Mr. Orvis, was park access even allowed off of 75th at that time unless you were disabled?

    As this project has turned into such a controversial expensive story, can you provide citizens with more information that will help us to understand why the City decided to prioritize spending taxpayer money to build a park and walkway on land that was known to be located in an earth subsidence landslide hazard area?

    These questions are relevant and timely as the REET memorandum attached to the June 6, 2006 City Council Agenda debates using the REET money for sidewalks/pathways versus using them for street overlays. For example, the REET memorandum discusses an option of dedicating $500,000 per year to street overlays, which would allow Edmonds to reduce the current 75 year +/- cycle to about a 30 year cycle.

    I naturally wonder what our street overlay situation would be now if we had prioritized street overlays over Haines Wharf park and the related walkway.

    With a street overlay levy on the ballot, I’d like to understand all of this better before I vote.

    Thanks for any insight you can offer Mr. Orvis. I acknowledge you have no responsibility to respond in any fashion to this post as you are no longer an elected official. I truly am just trying to understand this whole issue better.


  6. Ken, the quickest way to learn about the overlay project is to look up two things. 1. The City web site on the front page has a link to information about Prop 2. 2. Go to the MEN link for the Levy Forum held on Oct 17 and you will find a number of things including the video. On the MEN article for the levy forum you will find a presentation that I put together to outline some of the facts surrounding the street overlay levy. An of course if you have specific questions you can email them to me and I will try to answer them the best I can. The bottom line to me is that street overlays are one of those things that fall in to the “woulda, coulda, shouda” bucket. Street overlays was not priortized by council to do and funds were spent elsewhere and we have been left without overlay money since 2008. Given that Prop 2 gives the voters a chance to restore 2/3rds of the needed funding for the next 3 years and will go along way to make sure we do the most critical streets early so further damage does not occur. Please consider voting yes to get this going.


  7. Thanks Darrol – I have reviewed the excellent information you refer to and will review it further. I am not questioning at all that we need to reprioritize street overlays. At this moment, I fully understand the need for Prop 2 and am strongly considering voting for it.

    However, I also feel a responsibility to research how we got to this point and factor that into my considerations. I like to learn from the past and take steps to prevent situations like Haines Wharf Park/walkway from happening again.

    I think most citizens were under the impression that the purpose of October 18th’s Haines Wharf City Council Agenda item was for the Mayor and representative from the City Council to recommend a process to select an outside and independent investigator who will evaluate and report back to the City Council whether any civil or criminal laws or city policies were broken.

    As the City Council decided to not even commence an independent investigation into the matter, I simply must consider this when I decide how to vote on the levy matter.

    Sorry Darrol, I factor what happened in the past into my decisions. I fear ignoring the past enables similar future conduct. I’m not saying I am right, just being honest related to how I make my decisions.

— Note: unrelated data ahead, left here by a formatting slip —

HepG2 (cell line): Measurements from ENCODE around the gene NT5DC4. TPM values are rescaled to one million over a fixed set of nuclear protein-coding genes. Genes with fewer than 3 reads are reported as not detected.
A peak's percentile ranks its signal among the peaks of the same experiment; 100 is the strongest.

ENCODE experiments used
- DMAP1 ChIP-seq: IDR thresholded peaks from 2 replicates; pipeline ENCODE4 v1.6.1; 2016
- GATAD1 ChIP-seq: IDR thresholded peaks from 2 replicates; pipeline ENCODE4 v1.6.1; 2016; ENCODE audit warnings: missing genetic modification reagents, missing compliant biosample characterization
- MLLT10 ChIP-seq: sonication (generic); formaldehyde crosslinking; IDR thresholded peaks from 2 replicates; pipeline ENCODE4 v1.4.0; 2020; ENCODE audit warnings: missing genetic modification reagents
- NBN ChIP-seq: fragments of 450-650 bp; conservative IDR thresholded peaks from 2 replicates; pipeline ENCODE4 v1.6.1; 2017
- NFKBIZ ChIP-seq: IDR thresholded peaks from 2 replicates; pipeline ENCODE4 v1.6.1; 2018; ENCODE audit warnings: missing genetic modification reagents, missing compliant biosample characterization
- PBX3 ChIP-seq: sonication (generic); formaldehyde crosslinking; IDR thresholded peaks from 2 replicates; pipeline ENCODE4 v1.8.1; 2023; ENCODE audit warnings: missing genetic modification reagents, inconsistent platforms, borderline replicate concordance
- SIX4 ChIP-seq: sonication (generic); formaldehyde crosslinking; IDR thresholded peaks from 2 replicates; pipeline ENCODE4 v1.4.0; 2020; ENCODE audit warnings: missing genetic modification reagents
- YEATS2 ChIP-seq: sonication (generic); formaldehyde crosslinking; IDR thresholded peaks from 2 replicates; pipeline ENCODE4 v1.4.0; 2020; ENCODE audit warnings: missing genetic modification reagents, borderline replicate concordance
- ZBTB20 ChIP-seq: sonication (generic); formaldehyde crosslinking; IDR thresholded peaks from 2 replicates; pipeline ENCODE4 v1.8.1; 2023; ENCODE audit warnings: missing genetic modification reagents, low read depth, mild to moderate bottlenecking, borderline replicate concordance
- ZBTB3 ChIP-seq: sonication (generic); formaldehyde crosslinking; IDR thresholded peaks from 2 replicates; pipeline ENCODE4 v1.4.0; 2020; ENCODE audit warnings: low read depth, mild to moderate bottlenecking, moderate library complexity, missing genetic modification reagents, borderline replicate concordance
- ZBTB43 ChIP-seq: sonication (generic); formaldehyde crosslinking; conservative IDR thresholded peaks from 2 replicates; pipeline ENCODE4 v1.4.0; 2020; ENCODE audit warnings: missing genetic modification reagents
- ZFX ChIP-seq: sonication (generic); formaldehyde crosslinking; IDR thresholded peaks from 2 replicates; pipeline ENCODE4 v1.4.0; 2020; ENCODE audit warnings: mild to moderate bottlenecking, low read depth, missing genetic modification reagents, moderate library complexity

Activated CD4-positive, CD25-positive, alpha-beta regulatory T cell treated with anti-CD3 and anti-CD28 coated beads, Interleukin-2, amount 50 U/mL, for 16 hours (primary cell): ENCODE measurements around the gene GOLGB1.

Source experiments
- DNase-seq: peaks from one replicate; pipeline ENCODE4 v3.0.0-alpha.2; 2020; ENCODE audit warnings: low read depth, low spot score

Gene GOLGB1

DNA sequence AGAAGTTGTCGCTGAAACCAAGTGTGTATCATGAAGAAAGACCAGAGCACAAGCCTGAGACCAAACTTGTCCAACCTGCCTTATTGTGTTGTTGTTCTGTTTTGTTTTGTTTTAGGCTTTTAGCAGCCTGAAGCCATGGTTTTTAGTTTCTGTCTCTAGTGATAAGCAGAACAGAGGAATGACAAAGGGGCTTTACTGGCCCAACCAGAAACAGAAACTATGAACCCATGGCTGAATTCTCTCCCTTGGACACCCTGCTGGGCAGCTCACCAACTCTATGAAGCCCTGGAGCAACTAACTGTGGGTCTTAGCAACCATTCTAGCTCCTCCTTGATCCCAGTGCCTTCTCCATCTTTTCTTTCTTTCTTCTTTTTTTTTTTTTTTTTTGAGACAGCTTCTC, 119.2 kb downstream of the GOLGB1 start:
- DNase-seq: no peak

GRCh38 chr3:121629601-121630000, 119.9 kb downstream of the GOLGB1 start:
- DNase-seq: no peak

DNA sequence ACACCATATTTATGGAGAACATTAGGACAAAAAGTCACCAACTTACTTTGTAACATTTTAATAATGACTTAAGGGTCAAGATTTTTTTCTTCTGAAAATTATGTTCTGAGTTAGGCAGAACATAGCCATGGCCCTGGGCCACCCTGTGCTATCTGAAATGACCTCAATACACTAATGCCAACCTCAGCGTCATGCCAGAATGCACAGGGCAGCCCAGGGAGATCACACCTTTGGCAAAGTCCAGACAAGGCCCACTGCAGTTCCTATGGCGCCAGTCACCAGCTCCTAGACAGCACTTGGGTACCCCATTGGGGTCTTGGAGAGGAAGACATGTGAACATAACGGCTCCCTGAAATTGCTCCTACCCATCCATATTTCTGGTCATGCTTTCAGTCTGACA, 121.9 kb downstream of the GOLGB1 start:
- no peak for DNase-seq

8. Ken, I appreciate your view point, you are always very through in you analysis. And I mean not disrespect with the following comments but here is how I think about street overlays and anything else for that matter which the voters can take charge. I council or the administration is not prioritizing expenditures the way I like I have a few options. 1. Ask them to change the priority. 2. If they will not do that, then I can vote them out of office, or 3. Find another way to get the money to do something that will be good for the city.

    In this case 1 did not work and 2 does not insure the next council member elected will do any better. So that leaves me with option 3, find other money. Working on the levy committee, we crafted the concept of targeted, limited time levies to “let the people decide” At least 6 out of 7 members voted for Prop 2, streets, 1m, 3 years. DJ not only voted no, he wrote the no statement for the voters pamphlet and made up misleading statements to support his position. He is using a technique we use to call the FUD factor. “Fear, Uncertainty, and Doubt” to confuse the vorters. So if I am angry at the administration or the council a no vote will not harm them, it just won’t get our streets fixed. To me the biggest thing we can do it to vote yes on some of our priorities. Then as we move forward with the Strategic Planning process, we can all say what we feel are our priorities and build support during that process.

    So Ken as you make your voting decision factor in a little for the fact that voting yes for streets will help the city and voting no will not fix the streets. Voting no may make one feel good but voting yes will do something. We stiil need to have that coffee we have vbeen planning to do!!!


  9. Excellent points Darrol and I hear you clearly. We do need to address our street issues . . .without a doubt.

    To everyone – do what you can to attend Harry’s Coffee tonight at Chanterelle’s at 7:00 pm and/or tomorrow at 10:00 am. These are typically great events.

    Darrol…hope to see you tonight or tomorrow. Let’s meet for coffee after the election.


  10. Related to post 8 above:

    Ogden Murphy Wallace’s detailed billing for March of 2011, includes the following coded under Matter No.: 0006.170095 – 76th/75th Walkway & 162nd Park Project(Haines Wharf):

    3/28/11 – GJB (Geoff Bridgman) – .30 hours: Telephone Conference with potential expert G. Gottgetrue .2; receive G. Gottgetrue CV and forward to client .1

    It is possible that G. Gottgetrue works for Herrig & Vogt, Attorneys at law with an office in Redmond, WA. Herrig & Vogt’s website indicates that the firm has provided work for the City of Edmonds in the past:


    City of Edmonds, Washington Analysis and defense of contractor’s claims for extra costs and delays incurred building a new city hall, police facility, and fire station complex.

    I believe “CV” refers to a Curriculum Vitae, which resembles a resume, but is much more detailed with an emphasis on academic achievements.

    Can a City representative explain why Ogden Murphy Wallace was involved in seeking this “CV” related to Haines Wharf in March of 2011?

    Was the City Council aware of this and what it related to?